Dear executives of United Airlines, I have some advice for you. 1: Fire whoever is in charge of your online security. 2: Burn down the building in which they worked; it may be tainted. 3: Salt the ground so nothing ever grows there again, to be safe. 4: Hire somebody competent who will not infuriate your users while simultaneously compromising their security.

I know I probably sound like a disgruntled passenger who just had an unpleasant airline experience. Not so! I am actually fond of United, have flown hundreds of thousands of miles with them, and have upper-tier status with them. But I’m also an engineer who writes about security.

It was bad enough when they replaced their free-form password security questions withdrop-down selections— I am not making this up — for “Your favorite artist,” “Your favorite pizza topping,” etc

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Internet Security

Passbase is building a full stack identity engine with privacy baked in

Digital identity startup Passbase has bagged $600,000 in pre-seed funding led by a group of business angel investors from Alphabet, Stanford, Kleiner Perkins and EY, as well as seed fund investment from Chicago-based Upheaval Investments and Seedcamp. The 2018-founded Silicon Valley-based startup — whose co-founder we chatted to briefly on camera at Disrupt Berlin —…


Digital identity startup Passbase has bagged $600,000 in pre-seed funding led by a group of business angel investors from Alphabet, Stanford, Kleiner Perkins and EY, as well as seed fund investment from Chicago-based Upheaval Investments and Seedcamp.

The 2018-founded Silicon Valley-based startup — whose co-founder we chatted to briefly on camera at Disrupt Berlin — is building what it dubs an “identity engine” to simplify identity verification online.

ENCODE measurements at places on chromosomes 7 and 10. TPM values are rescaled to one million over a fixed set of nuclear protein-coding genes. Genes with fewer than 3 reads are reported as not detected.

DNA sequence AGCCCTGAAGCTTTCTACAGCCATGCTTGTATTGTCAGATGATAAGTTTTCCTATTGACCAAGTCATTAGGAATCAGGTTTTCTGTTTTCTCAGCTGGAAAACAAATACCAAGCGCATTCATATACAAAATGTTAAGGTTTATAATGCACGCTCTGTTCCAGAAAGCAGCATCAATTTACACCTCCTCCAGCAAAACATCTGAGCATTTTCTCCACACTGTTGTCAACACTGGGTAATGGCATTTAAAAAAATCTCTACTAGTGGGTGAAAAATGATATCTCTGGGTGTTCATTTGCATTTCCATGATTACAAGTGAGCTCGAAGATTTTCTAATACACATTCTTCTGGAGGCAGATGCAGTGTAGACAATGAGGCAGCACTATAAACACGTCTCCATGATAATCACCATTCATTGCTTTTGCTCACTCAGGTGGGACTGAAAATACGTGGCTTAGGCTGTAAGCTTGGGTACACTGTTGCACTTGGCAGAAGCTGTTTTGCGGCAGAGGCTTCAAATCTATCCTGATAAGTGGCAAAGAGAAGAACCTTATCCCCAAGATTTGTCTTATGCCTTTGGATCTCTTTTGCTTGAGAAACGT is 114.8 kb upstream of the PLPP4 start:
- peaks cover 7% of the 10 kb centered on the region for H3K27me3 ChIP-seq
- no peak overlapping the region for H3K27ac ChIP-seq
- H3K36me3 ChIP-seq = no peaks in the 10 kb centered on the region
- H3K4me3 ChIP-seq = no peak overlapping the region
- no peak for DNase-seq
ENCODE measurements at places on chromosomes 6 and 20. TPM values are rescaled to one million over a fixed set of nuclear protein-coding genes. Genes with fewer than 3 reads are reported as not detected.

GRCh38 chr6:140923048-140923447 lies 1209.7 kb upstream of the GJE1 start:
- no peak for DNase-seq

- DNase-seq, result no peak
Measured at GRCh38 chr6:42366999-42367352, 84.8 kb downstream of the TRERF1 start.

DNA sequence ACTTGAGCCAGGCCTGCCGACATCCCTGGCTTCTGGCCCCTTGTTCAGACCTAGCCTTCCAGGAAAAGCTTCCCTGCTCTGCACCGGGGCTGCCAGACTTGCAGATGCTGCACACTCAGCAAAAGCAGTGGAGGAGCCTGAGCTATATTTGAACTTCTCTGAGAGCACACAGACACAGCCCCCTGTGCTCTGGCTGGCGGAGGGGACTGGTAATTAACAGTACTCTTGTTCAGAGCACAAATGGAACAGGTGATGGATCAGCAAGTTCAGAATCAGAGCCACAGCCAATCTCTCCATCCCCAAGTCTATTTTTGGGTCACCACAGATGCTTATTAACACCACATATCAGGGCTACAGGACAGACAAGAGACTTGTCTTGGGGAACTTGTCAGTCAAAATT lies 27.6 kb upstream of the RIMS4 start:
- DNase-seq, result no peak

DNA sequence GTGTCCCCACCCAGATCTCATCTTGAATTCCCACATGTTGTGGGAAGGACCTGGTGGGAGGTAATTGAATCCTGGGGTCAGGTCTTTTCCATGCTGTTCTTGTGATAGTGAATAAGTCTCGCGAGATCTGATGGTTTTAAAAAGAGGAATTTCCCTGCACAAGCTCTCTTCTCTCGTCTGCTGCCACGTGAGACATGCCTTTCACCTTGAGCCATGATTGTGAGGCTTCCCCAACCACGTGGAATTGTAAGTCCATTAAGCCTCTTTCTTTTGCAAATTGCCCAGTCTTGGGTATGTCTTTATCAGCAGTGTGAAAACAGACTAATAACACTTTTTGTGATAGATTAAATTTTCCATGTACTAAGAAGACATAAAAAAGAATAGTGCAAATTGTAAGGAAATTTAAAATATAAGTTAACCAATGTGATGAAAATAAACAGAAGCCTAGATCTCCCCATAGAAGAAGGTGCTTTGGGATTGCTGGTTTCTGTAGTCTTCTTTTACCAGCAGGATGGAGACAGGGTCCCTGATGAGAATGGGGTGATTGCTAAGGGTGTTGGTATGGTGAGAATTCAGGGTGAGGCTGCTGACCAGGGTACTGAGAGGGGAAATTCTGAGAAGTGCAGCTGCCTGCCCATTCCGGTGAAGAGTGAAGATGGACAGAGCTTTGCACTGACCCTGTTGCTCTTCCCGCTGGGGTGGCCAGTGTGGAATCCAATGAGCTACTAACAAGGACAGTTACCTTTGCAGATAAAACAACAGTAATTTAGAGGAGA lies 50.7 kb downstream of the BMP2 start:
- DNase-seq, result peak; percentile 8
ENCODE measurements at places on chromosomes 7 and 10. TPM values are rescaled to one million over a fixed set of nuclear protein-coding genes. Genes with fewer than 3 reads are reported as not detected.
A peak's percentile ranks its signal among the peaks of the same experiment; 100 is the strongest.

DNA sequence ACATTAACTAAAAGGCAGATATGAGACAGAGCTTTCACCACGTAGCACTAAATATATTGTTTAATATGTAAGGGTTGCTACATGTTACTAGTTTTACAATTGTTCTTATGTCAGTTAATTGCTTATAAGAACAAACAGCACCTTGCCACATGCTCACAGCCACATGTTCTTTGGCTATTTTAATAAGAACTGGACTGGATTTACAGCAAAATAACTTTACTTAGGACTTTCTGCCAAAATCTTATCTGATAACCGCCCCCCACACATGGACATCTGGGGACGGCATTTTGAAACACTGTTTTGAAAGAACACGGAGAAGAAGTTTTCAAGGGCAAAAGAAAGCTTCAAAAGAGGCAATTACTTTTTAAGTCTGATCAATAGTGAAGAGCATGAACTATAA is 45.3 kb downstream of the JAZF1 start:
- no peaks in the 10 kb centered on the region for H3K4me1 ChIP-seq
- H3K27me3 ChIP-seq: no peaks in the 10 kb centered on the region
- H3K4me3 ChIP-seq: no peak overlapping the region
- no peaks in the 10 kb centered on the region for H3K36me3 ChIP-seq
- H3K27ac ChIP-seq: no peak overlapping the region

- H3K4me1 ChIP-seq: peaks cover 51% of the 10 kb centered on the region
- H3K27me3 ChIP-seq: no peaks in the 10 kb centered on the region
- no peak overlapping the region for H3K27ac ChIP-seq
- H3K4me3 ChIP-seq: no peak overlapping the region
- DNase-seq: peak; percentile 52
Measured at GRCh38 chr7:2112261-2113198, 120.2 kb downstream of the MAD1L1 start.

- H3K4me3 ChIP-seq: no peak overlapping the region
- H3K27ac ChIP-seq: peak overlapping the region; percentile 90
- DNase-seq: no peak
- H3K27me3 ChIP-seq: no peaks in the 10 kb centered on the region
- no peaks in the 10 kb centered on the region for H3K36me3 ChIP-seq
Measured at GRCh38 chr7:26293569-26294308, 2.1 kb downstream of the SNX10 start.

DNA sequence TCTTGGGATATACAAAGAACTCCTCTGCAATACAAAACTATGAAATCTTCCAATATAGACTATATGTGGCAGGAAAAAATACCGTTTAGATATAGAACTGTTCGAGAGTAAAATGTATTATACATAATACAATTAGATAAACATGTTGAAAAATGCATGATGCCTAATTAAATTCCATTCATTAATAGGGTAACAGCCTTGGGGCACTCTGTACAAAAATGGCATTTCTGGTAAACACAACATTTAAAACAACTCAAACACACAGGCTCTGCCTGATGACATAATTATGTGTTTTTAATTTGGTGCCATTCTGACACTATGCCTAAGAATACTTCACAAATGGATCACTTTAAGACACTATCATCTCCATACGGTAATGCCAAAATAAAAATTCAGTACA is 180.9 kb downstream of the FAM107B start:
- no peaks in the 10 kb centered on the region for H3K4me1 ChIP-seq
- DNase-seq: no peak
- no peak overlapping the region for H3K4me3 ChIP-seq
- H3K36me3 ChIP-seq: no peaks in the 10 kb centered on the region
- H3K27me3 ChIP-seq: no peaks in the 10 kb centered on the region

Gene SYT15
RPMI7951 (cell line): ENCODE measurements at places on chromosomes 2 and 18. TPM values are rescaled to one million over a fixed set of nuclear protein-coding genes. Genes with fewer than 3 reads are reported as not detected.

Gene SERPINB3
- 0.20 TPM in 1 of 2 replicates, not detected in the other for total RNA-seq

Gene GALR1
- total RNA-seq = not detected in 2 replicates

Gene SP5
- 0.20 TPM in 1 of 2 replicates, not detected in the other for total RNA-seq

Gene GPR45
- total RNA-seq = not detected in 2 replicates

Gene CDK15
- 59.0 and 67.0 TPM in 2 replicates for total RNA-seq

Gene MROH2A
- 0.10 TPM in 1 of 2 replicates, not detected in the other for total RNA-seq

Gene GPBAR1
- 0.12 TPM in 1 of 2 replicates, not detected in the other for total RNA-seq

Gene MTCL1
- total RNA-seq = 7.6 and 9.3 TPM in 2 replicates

Passbaseoffers a set of SDKs to developers to integrate into their service facial recognition, liveness detection, ID authenticity checks and ID information extraction, while also baking in privacy protections that allow individual users to control their own identity data.

A demo video of the verification product shows a user being asked to record a FaceID-style 3D selfie by tilting their face in front of a webcam and then scanning an ID document, also by holding it up to the camera.

On the developer front, the flagship claim is Passbase’s identity verification product can be deployed to a website or mobile app in less than three minutes, with just seven lines of code.

Co-founderMathias Klenktells TechCrunch the system architecture draws on ideas from public-private key encryption, blockchain and biometric authentication — and is capable of completing “zero-knowledge authentications.”

In practice, that means a website visitor or app user can prove who they are (or how old they are) without having to share their full identity document with the service.

Klenk, a Stanford alum, says the founding teampivoted to digital identity in the middle of last year after their earlier startup — a crypto exchange management app called Coinance — ran into regulatory difficulties right after they’d decided to go full-time on the project.

He says they got a call from Apple, in August 2018, informing them Coinance had been pulled from the AppStore. The issue was they needed to be able to comply with know your customer (KYC) requirements as regulators cracked down on the risk of cryptocurrency being used for money l